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Volume 9, 1876
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Silver Tussock Grass.

This species is abundant from central Waikato southwards, forming tussocks of harsh dry herbage, eaten by cattle and horses ín the absence of better food, but not in any way valuable for cultivation.

In a-paper on New Zealand Grasses, written seven years ago, I wrote of this plant as a grass of great value, having mistaken for it a slender form of the variety elata of Poa anceps. At that time I had not seen the

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present plant, which is (erroneously as it appears to me) regarded by Mr. Buchanan as “a grass of the first quality.”

An attempt made a few years back to establish sheep stations in the Taupo country resulted in great loss to the projectors, the only grass available being the present species (P. australis, var. lavis), which contains but a small amount of nutritive matter, so that the sheep began to fall away as soon as they were placed on the runs.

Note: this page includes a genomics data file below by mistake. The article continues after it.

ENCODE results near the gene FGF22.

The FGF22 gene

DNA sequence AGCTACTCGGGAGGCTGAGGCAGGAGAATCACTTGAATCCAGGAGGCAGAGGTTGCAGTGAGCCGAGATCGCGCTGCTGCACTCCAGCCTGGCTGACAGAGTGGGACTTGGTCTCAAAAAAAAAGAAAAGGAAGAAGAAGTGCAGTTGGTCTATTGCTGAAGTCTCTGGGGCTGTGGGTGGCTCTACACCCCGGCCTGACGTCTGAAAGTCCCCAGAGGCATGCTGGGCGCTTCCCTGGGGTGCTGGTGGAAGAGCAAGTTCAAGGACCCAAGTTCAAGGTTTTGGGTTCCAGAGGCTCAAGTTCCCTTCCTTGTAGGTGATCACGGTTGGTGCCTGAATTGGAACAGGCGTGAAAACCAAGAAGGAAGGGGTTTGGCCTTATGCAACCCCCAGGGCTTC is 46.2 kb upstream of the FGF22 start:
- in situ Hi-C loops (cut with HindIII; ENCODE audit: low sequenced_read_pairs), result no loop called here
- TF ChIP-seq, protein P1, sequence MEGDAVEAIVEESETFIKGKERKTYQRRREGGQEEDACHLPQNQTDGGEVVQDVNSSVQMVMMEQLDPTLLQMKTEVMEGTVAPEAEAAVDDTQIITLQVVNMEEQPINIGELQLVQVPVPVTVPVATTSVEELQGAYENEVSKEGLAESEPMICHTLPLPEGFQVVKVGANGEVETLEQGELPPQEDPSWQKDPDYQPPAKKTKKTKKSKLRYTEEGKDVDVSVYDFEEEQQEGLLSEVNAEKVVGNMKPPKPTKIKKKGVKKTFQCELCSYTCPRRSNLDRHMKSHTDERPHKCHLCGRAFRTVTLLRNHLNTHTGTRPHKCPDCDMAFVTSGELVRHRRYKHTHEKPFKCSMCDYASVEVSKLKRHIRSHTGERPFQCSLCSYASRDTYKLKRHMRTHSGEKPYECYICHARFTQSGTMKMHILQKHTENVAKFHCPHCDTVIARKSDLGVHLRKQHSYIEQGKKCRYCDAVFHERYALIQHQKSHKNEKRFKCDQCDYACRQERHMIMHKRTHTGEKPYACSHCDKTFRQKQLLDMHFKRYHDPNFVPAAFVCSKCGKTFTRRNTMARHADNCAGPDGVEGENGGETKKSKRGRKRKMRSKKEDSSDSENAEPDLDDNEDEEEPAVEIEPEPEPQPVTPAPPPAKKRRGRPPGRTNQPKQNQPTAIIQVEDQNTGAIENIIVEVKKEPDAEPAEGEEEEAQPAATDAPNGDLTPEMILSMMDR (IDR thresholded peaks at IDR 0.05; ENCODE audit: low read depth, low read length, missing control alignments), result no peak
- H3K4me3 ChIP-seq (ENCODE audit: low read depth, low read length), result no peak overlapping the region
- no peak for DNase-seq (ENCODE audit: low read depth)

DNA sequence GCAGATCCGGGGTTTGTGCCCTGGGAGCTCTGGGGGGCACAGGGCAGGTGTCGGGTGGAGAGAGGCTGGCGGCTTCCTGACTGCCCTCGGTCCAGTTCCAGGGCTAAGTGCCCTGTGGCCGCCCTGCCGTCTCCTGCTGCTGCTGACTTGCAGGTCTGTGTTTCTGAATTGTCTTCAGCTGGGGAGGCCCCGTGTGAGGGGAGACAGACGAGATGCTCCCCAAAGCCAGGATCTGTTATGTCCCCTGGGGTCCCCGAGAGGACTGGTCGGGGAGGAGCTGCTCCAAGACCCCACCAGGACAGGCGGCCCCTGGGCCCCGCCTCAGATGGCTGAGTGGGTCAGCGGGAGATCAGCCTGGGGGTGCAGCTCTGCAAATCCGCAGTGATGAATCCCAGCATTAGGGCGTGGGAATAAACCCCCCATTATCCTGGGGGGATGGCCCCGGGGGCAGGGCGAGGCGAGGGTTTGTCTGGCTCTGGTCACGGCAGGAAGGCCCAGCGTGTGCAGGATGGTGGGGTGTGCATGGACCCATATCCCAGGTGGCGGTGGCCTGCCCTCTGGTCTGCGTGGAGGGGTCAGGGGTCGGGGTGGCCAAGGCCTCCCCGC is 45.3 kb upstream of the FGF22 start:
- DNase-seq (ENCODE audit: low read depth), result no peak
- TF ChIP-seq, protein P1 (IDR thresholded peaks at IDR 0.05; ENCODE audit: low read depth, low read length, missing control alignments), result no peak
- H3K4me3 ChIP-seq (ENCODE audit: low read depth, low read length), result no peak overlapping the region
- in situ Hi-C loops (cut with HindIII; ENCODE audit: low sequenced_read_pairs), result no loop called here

When travelling in the Taupo country I observed that my horses would never eat it, so long as any other kind was available, and that usually they preferred the old dry leaves and culms to those of younger growth.

This plant is often difficult to eradicate. Mr. Potts, of Ohinetahi, pointed out a paddock which had been ploughed several times and sown with European grasses, but the tussocks of the Poa were as numerous as ever among the introduced grasses, which surrounded but could not overcome them.

IT is the common Tussock Grass of the Canterbury Plains and Port Hills, wrongly referred to Poa anceps by Mr. Armstrong, * as that species never assumes the rigid tussocky habit of the present plant.

[Footnote] * See “Trans. N.Z. Inst.,” Vol. IV., p. 303.